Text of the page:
Race Weekend Central

Happiness Is… Trucks, McNabb, Latecomers & Formula One

Once upon a time, there was a track that featured scintillating racing. She was a lovely track, and people were always fond of her and what she provided. One of the aspects that made the racing so good was how the tires wore out and how the drivers had to figure out how to deal with the issue. The track became a mix of masterful car setups and smart driving, which seems to be the right combination for good racing.

That track still exists, but since being repaved, Darlington Raceway hasn’t returned to her old glory — yet. Why start with the egg-shaped oval? Because of the lamentable reaction from so many after the race at Auto Club Speedway.

For years, the speedway faced all sorts of criticism about how boring the races were. They moved dates around, but nothing changed. Finally, thanks to fan apathy, the speedway lost a date and, later, a reduction in its seating capacity. Now, the two-mile track holds just under 70,000 people — even though, for a two-mile speedway, it might provide some of the best high-speed competition around.

Instead of celebrating a race returning the focus to how a driver should drive the track, much of the response from important types has been how Goodyear once again screwed up and doesn’t know how to make a tire built to give great racing. That’s too bad. Note that a certain driver with seven Darlington wins, one who has the veteran experience to understand tire management was sitting there ready to win in California until the late caution doomed him. Too bad for Jeff Gordon, but good for the fans. The more tracks that race like Auto Club, the better — as long as it doesn’t turn into the Indy fiasco of 2008.

Jeff Gordon seemed set up for a win in California — then came a late caution.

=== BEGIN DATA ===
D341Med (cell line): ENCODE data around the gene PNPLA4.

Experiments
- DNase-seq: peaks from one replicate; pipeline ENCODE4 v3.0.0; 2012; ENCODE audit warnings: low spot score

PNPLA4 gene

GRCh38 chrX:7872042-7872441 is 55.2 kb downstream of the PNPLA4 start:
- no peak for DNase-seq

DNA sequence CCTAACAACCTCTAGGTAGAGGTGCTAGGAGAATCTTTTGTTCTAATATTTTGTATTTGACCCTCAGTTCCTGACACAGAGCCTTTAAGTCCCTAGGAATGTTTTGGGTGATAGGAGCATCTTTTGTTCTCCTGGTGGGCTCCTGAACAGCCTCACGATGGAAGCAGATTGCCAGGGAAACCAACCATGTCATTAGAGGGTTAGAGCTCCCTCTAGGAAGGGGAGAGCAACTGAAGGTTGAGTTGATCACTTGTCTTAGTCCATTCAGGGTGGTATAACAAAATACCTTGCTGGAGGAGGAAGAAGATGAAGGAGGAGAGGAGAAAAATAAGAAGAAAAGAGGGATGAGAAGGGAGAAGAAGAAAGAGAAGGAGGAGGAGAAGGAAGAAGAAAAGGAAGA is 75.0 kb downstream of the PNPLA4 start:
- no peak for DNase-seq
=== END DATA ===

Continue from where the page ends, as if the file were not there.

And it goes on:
Happiness Is… Trucks. Happiness Is loves to poke fun at how poorly crafted the Camping World Truck Series schedule is put together. But hey, the series is finally back in action this weekend with a trip to the original short track, Martinsville Speedway. For a series that can be easily ignored, it’s about time the drivers started to log some laps again.

What would make things even better is if Martinsville finally put some of those things that are all bright and do that luminosity thing around the track. Hmm, what are those things again? Neon glow sticks? Oh, that’s right: lights! With a 70 percent chance of rain looming for Friday and Saturday, wouldn’t it be great to know that the track had some flexibility and might be able to showcase the trucks at night? But then again, the track would also be a perfect showcase for night racing for the Sprint Cup Series as well. Bummer that this idea still seems to lack the impetus to come to fruition.

Happiness Is… Aero Push. No need for any of that silliness this week on the half-mile track.

Happiness Is… Donovan McNabb. The former NFL quarterback enjoyed the VIP treatment in Fontana, and when asked about his experience, stated that little had changed in his mind as to whether or not NASCAR drivers are athletes. McNabb still doesn’t quite seem to see them as people doing anything more talented than making a run to the Costco or Wawa.